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Retirement Essentials


Retirement essentials

Liv Lewis-Long from Simplicity shares her favourite finance tips for those embarking on the “20-year holiday” we call retirement.

By Liv Lewis-Long

Retirement is often much anticipated, but poorly planned.The balance between prioritising today and saving for the future is tricky, and can be a case of “out of sight, out of mind”. But what are some important considerations to think about when almost (or already) in the golden years? There are several ways you can still optimise your retirement from your 50s, 60s and beyond

Setting a realistic budget is key. We often tell our kids about the importance of budgeting, but do we practise what we preach? Many underestimate how much they’ll need in retirement. Even without a mortgage, there are still plenty of housing costs: rates, insurance, maintenance, upgrades and more. Health insurance also gets more expensive the older you get. Another consideration is how you’ll spend your new-found extra time. Activities, travel and eating out more could cost you more than working life did.

Massey University publishes useful retirement spending guidelines annually, estimating the yearly costs for different retirement lifestyles. And to understand how much you need at retirement to be able to afford your yearly spend, my favourite tool is the “rule of 4 per cent”, which states that you should be able to withdraw 4 per cent of your nest egg each year of retirement for at least 30 years (often longer). So if your annual spend is $100,000, you’d want to accrue $2.5 million to meet this rule.

Your KiwiSaver account is another important asset for retirement. It may be tempting to withdraw your full balance immediately at 65, as is your right. However, this may not be the most savvy approach. Remember, your KiwiSaver is a professionally managed investment, so your balance should continue to grow well into your retirement. Instead of a full withdrawal, you could set up automatic regular withdrawals as supplementary income on top of Superannuation payments. This keeps the balance invested, with the potential to increase and stretch out the total amount you’ll have available. Try to continue contributing enough to qualify for government contributions right through to 64, even if you’ve stopped work before then. If manageable, you could also consider ongoing contributions past 65.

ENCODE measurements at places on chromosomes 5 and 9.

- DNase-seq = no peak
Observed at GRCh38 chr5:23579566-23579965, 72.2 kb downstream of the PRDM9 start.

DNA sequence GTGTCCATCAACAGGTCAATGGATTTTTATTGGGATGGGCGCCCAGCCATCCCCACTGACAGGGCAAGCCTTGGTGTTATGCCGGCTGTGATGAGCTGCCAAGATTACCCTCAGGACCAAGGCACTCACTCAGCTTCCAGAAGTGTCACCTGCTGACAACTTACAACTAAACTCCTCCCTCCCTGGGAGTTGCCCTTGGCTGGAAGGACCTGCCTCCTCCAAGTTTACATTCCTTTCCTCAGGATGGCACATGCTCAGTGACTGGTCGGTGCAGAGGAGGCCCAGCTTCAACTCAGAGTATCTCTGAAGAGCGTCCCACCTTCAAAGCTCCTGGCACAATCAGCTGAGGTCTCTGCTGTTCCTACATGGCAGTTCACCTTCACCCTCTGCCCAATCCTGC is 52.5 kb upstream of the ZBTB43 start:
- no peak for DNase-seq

A common belief when it comes to retirement savings is that you should be in super conservative, lower-risk options from 65+. I personally disagree with this approach, although I’m certainly not advocating for crypto! The reality is that at retirement you could live another 30+ years. So why invest solely in assets typically suited to short-term investment horizons?

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Returning to your KiwiSaver strategy, you could split out some of your balance into an investment fund with a different level of risk, then set up your regular withdrawals from the more conservative fund. This allows you to keep the rest invested longer term in a higher-risk fund with potentially higher returns. Doing some light research or engaging a financial advisor can help you get the allocations right.

A common belief when it comes to retirement savings is that you should be in super conservative, lower-risk options from 65+. I personally disagree with this approach, although I’m certainly not advocating for crypto!

Diversification remains the golden investment rule. A diversified portfolio is less vulnerable to significant losses as different asset classes react differently to market ups and downs. It’s worth thinking about splitting your nest egg across a range of assets, whether that includes term deposits, managed funds, property or other. Note that all investments carry risk, and diversification is just one tool to lower (not avoid) risk. So it’s essential to carefully assess your risk appetite, goals and investment time frames when managing your portfolio.

Last but not least, remember to have fun and enjoy the fruits of your labour. You’ll have spent several decades getting to where you’re at now, and it can be hard to let go after the discipline of building savings up. But you never know just how long you’ve got left on this earth. A sad but timely example of this is my father, who, at 74, had finally just started to settle into retirement. Unfortunately, just two weeks ago, as I finalised this column, he passed away after a very unexpected accident. I can’t help but lament how much retirement he didn’t get to live, being taken too soon. So in the words of Anthony Bourdain: “Eat at a local restaurant tonight. Get the cream sauce. Have a cold pint at 4 o’clock in a mostly empty bar. Go somewhere you’ve never been… Enjoy the ride”.

The information provided and opinions expressed in this article are intended for general guidance and are not financial advice or a recommendation. Simplicity NZ Ltd is the issuer of the Simplicity KiwiSaver Scheme and Investment Funds. For Product Disclosure Statements please visit